Here’s the part where I would normally expound on some of the deeper themes and resonance of WandaVision, how it explores some metaphor or concept but I’m still grasping for straws. Wanda’s grief, in the penultimate episode, is effective in retconning her history and what I was worried about was a subsequent giant CGI slap fight which is exactly what took place. I will give credit for, and this is important to note, that the Vision versus The Vision (typing words about the MCU is getting so stupid) was concluded in a very satisfactory way. Something that gets lost in all the green screen and computer effects is that in the comics the action and big splash pages were only half of the draw. The rest is the writing. More often than not the heroes had to reason their way out of a problem, as opposed to punch the problem away. This has only occurred a handful of times so far, with Doctor Strange outsmarting Dormammu (ugh, fake words) and the conclusion of Spider-Man: Far From Home, which has a lot of punching but ultimately Peter snags the pistol Mysterio has aimed at him because he still has his guard up, because he learned. So, good job, WandaVision, you have continued the tradition of setting up Bettany with some of the best lines and insights into the human condition.
Let’s talk post-credit scenes. While it’s not clear what Monica Rambeaux’ powers are exactly, some research on the interwebs (because good writing always requires a google search to understand what’s happening) reveals her as Photon/Spectrum, and she will play a role in the upcoming Captain Marvel 2. Also, there are Skrulls and Nick Fury is in space, both things that were revealed at the end of Spider-Man: Far From Home, so, who gives a shit? Further, Wanda in a cabin in the mountains being maniacal at the camera and implying…something, that smacks a lot of Ed Norton’s failed turn playing the Hulk. Again, I’m more confused than anything else at the dearth of content. Why are they holding back at all? Why won’t you talk to me Marvel?! This was like having a messenger conversation with someone where the little ellipses go wiggle, wiggle, wiggle, for five minutes and then the message you get is “LOL IKR” and you’re like, what the actual hell.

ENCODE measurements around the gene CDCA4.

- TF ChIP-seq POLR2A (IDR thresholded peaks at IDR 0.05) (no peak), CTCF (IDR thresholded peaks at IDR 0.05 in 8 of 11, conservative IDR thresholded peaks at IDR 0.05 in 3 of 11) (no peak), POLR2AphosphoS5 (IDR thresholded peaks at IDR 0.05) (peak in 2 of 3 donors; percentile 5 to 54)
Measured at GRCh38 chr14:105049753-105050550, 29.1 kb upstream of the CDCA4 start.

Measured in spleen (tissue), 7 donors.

Say something nice, my mom’s voice is chiming in my head. Fine. For seven weeks or so WandaVision was a successful pop culture phenomenon that raked up all kinds of otherwise obscure comic book references and lore. It’s always fun watching the internet buzz about something that isn’t awful or offensive or divisive, and although the week-to-week releases are annoying in the age of instant streaming, it also unifies people in real-time and becomes a shared experience in a time when we can’t have a lot of those or, you know, nice things. So, cool beans. Even though the entire venture would have made more sense as a four-part mini-series or even a full-length feature where they can still give every single crew-member their own credit screen in order to artificially stretch out the run-time right down to the craft-service people, because you can fool some people Disney, but you can’t fool me, I’m hip to your game and I’m not going to stand for it. Not any more. This far, no further. Fool me once, shame on you, fool me twice…you can’t get fooled again, is what I’m saying.
….anyone know when the Loki series debuts? I’ll take The Falcon and the Winter Soldier, whatever, just give it to me, already.